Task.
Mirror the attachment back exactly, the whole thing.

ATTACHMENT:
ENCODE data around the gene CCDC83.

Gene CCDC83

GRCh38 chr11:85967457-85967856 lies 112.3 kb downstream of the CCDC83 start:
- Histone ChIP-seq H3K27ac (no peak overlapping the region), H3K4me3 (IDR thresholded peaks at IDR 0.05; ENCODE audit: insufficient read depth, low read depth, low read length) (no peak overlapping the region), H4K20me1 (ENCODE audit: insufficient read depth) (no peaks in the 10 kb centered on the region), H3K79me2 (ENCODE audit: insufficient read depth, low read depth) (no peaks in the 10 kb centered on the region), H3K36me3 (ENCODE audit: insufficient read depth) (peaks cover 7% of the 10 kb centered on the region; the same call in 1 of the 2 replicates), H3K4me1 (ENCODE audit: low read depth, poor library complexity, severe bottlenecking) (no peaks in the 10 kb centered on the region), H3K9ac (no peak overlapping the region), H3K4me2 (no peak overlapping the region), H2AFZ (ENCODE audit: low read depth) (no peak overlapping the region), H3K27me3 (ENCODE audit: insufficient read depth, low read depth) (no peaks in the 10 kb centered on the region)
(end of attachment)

ENCODE data around the gene CCDC83.

Gene CCDC83

GRCh38 chr11:85967457-85967856 lies 112.3 kb downstream of the CCDC83 start:
- Histone ChIP-seq H3K27ac (no peak overlapping the region), H3K4me3 (IDR thresholded peaks at IDR 0.05; ENCODE audit: insufficient read depth, low read depth, low read length) (no peak overlapping the region), H4K20me1 (ENCODE audit: insufficient read depth) (no peaks in the 10 kb centered on the region), H3K79me2 (ENCODE audit: insufficient read depth, low read depth) (no peaks in the 10 kb centered on the region), H3K36me3 (ENCODE audit: insufficient read depth) (peaks cover 7% of the 10 kb centered on the region; the same call in 1 of the 2 replicates), H3K4me1 (ENCODE audit: low read depth, poor library complexity, severe bottlenecking) (no peaks in the 10 kb centered on the region), H3K9ac (no peak overlapping the region), H3K4me2 (no peak overlapping the region), H2AFZ (ENCODE audit: low read depth) (no peak overlapping the region), H3K27me3 (ENCODE audit: insufficient read depth, low read depth) (no peaks in the 10 kb centered on the region)